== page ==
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Tutorial for making a test install?


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If you want to set up a test site without upgrading that is relatively easy. What you should do is just make a subdomain or place to put it in. if you want to upgrade somewhere else, then go about making a clone of the current database and name it something else. make a copy of all the files needed by IPS and then put those where the subdomain root is. Once you have that edit the config file to point to the new database and then see if it works. When you go to upgrade do like you normally would and then put -TESTINSTALL at the end of your license. Not going into much detail but I hope it helps. 

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Hi Cheersn

I've done this myself and I'll explain the steps that I use but may not be correct or maybe long winded by other members but it works for me. (based on cpanel and phpmyadmin)

1) I created a sub folder, copied all the files from my original folder and placed them in the new folder (So I have an exact copy).

2) I then accessed my cPanel > PHPMyAdmin - went to my database name > selected 'Operations' and copied the database and gave it a new name (remember to make a new user in MySQL Databases and add it to the copied database).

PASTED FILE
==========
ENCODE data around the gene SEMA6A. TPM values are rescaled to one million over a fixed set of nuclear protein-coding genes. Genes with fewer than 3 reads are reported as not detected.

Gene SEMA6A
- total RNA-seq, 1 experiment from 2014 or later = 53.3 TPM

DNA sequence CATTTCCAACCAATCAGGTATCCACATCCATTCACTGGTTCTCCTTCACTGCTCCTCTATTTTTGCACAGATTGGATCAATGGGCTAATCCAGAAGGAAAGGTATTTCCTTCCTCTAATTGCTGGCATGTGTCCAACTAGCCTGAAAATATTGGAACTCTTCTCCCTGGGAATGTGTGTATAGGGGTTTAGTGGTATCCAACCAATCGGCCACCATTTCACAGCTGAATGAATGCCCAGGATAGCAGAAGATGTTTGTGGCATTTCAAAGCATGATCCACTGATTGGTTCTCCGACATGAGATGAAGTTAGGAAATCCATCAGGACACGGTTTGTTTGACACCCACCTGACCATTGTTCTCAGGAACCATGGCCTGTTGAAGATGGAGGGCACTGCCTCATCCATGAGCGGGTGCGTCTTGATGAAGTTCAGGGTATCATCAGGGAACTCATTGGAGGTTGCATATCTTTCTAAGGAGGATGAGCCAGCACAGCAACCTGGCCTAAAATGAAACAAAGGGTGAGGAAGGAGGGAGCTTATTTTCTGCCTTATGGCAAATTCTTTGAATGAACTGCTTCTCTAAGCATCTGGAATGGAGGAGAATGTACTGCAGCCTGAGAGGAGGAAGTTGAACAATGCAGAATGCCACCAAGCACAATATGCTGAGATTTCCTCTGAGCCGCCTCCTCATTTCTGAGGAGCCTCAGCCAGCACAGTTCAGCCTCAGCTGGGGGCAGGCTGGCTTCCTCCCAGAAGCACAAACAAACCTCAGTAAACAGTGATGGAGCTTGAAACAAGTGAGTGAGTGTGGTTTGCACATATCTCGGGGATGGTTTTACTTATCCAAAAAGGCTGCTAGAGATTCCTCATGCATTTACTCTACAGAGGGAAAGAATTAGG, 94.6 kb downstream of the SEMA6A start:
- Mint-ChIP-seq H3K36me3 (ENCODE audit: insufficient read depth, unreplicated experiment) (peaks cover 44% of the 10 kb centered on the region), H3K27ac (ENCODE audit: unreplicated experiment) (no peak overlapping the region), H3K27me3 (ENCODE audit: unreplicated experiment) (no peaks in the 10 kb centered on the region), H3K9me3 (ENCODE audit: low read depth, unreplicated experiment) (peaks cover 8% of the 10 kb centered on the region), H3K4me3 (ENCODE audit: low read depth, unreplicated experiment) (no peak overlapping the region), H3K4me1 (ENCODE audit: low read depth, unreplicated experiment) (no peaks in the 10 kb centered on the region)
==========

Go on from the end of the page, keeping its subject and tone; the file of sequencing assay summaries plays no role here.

3) I then went to my FTP and edited the 'conf_global.php' to reflect the new details.

4) Once that was working correctly and the forums loaded and tested, I then got the BETA5, downloaded and uploaded the files to my copied subfolder overwriting all the files. Once completed I ran the upgrade and followed the instructions.

5) That should be it, rather quick and simple process and I haven't experienced any errors.

**As above this may not be the best or correct way, but It's just how I've done my duplicates

*** I take no responsibility for any errors that may occur

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How I did it.

  • download copy of config.php from live site
  • login to cpanel and create a new database IPSV4b5 for example
  • Assign existing user to the database
  • create directory / subdomain for the test install (remember that this is the URL that will be used for all test installs
  • Upload the files for IPB v4
  • copy public and upload folders for live site (don't move, download locally - you could also compress these two folders and move the compressed file and then extract that by using cpanel file manager) then upload them to the directory for the test install (I personally took it offline for maintenance for 5 minutes).
  • You can do this part in one of 2 ways, take live forum offline or leave live (crude but effective) change the upload paths to the uploads paths for the test database you can also do this via phpmyadmin but I'm not 100 certain on what needs changed in the database but only do it once you have copied the database (see below)